Increased central aortic pulse pressure may play an important role in the pathogenesis and manifestation of carotid and coronary atherosclerosis rather than simply serving as a marker of the presence of disease. Increased pulse pressure has been shown to promote the development of atherosclerosis in a primate model29 and may increase the likelihood of plaque rupture as a result of the fatiguing effects of pulsatile strain.30 Several studies have documented the independent association between pulse pressure and measures of carotid artery disease, including intima-media thickness and plaque area.5678910121314 Pulse pressure has also been related to small-vessel disease in the cerebral circulation in animal models.3132 Furthermore, resolution of small-vessel remodeling in those studies was more closely related to changes in pulse pressure than to changes in MAP. Increased prevalence and severity of white matter lesions, which are thought to be related to small-vessel disease, was associated with increased pulse pressure in 1920 men and women 55 to 72 years of age who were evaluated by magnetic resonance imaging as part of the Atherosclerosis Risk in Communities (ARIC) study.11

    This is the first analysis to evaluate the direct effects of pulse pressure as a risk factor for a cerebrovascular accident. Prior reports from the Framingham Heart Study1 and more recently from the Copenhagen City Heart Study3 were consistent with a role of pulse pressure as a predictor of stroke. Both studies found that SBP was superior to DBP as a determinant of stroke risk; however, neither evaluated the quantitative effect of pulse pressure. Furthermore, the Framingham analysis established the connection between increased SBP and conduit vessel stiffness by assessing an oscillometric finger-pulse tracing. They found that an abnormal pulse waveform, indicative of premature arrival of the reflected wave, was associated with an increased prevalence of isolated systolic hypertension.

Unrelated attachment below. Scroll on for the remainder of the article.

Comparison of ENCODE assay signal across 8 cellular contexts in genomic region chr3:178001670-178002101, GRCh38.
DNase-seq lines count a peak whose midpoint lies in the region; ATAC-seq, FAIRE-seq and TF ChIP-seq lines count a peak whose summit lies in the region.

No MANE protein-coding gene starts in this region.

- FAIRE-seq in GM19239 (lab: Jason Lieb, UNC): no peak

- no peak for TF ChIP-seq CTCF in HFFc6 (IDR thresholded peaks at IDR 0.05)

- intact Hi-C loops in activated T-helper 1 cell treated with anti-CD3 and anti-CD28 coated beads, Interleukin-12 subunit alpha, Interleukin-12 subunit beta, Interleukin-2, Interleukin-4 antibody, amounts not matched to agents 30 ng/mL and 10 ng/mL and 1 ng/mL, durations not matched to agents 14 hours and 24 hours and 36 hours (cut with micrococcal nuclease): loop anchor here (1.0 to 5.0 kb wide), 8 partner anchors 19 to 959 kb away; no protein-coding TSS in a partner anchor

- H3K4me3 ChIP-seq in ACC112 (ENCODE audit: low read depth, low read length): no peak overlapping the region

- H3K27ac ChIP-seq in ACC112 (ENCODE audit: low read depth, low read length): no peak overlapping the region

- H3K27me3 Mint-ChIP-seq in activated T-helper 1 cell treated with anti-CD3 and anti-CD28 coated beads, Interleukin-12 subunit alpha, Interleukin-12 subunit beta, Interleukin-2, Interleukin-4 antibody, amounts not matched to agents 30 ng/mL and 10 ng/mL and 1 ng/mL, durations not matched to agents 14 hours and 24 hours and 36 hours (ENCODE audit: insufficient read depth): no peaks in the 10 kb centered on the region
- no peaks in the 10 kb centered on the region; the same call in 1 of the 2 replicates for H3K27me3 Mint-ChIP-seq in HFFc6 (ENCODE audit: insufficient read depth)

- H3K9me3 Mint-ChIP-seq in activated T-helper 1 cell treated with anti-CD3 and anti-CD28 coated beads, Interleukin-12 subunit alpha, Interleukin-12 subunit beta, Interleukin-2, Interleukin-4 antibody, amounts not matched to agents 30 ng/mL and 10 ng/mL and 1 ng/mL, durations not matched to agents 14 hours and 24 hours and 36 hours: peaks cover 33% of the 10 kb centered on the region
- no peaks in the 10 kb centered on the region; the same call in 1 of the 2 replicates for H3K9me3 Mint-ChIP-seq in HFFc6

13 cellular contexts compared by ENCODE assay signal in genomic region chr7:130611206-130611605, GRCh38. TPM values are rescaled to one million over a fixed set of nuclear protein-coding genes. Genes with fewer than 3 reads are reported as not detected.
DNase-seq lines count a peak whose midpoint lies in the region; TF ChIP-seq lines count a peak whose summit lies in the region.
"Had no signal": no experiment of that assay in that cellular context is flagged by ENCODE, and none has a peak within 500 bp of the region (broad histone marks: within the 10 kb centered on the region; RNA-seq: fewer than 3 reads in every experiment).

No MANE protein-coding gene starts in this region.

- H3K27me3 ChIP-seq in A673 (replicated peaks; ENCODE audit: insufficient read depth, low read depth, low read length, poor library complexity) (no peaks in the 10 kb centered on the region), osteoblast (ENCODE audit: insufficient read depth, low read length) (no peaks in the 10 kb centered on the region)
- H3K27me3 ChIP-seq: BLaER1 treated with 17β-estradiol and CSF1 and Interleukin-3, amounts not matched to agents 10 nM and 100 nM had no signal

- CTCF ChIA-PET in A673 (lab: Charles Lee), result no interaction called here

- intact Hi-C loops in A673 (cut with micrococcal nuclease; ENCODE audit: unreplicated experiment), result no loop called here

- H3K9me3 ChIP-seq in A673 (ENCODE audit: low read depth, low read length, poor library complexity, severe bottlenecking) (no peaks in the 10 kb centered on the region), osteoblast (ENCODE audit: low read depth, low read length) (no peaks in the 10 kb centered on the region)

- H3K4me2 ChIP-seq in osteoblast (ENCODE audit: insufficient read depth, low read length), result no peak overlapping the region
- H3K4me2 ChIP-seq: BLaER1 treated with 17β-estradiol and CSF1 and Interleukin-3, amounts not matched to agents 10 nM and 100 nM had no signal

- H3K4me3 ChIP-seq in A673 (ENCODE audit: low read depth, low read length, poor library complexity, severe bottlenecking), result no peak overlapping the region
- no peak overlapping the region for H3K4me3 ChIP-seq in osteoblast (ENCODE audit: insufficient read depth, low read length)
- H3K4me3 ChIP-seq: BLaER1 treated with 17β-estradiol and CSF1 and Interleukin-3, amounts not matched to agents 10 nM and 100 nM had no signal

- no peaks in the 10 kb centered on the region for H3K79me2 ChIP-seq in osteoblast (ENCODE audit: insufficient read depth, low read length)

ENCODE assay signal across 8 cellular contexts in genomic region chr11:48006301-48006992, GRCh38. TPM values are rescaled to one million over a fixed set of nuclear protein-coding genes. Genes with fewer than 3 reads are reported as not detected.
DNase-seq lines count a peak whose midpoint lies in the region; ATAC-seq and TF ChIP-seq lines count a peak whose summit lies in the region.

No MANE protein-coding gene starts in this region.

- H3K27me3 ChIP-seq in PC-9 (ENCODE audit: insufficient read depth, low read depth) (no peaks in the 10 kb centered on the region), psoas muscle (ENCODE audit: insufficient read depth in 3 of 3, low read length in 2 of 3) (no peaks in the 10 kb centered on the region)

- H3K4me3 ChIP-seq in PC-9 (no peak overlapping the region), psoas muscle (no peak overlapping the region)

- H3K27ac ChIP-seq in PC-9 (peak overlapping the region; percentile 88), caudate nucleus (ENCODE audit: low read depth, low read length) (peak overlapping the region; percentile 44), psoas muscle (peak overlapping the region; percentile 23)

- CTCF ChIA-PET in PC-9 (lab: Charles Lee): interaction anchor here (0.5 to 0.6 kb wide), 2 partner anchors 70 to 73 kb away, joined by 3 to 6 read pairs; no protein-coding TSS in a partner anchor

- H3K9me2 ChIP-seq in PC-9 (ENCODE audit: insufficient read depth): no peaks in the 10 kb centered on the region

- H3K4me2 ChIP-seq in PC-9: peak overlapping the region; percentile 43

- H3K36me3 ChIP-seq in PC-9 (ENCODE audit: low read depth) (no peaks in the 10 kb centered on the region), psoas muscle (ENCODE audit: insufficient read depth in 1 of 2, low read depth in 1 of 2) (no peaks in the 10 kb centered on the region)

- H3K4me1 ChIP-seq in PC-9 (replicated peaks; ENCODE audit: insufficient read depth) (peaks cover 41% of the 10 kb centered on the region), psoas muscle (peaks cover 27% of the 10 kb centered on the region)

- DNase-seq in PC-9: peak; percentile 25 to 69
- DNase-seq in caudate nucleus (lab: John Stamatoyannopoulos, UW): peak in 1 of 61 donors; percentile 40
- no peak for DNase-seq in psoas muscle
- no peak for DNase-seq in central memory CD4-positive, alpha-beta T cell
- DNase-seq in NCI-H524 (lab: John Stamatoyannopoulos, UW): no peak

Additional studies have suggested the importance of pulse pressure as an independent prognostic indicator for other cardiovascular end points, including myocardial infarction and death.15161718192021 The effects of SBP, DBP, and pulse pressure were studied in the Hypertension Detection and Follow-up Program.21 In patients who were untreated at baseline, pulse pressure was a significant predictor of total mortality. In a multivariate analysis, Madhaven et al19 found that increased pulse pressure was an independent predictor of myocardial infarction in a 5-year follow-up study of hypertensive individuals. In a large sample of a general population, Darne et al,17 and later Benetos et al18 in a follow-up analysis, found that increased pulse pressure was associated with adverse cardiovascular events, independent of MAP and other cardiac risk factors.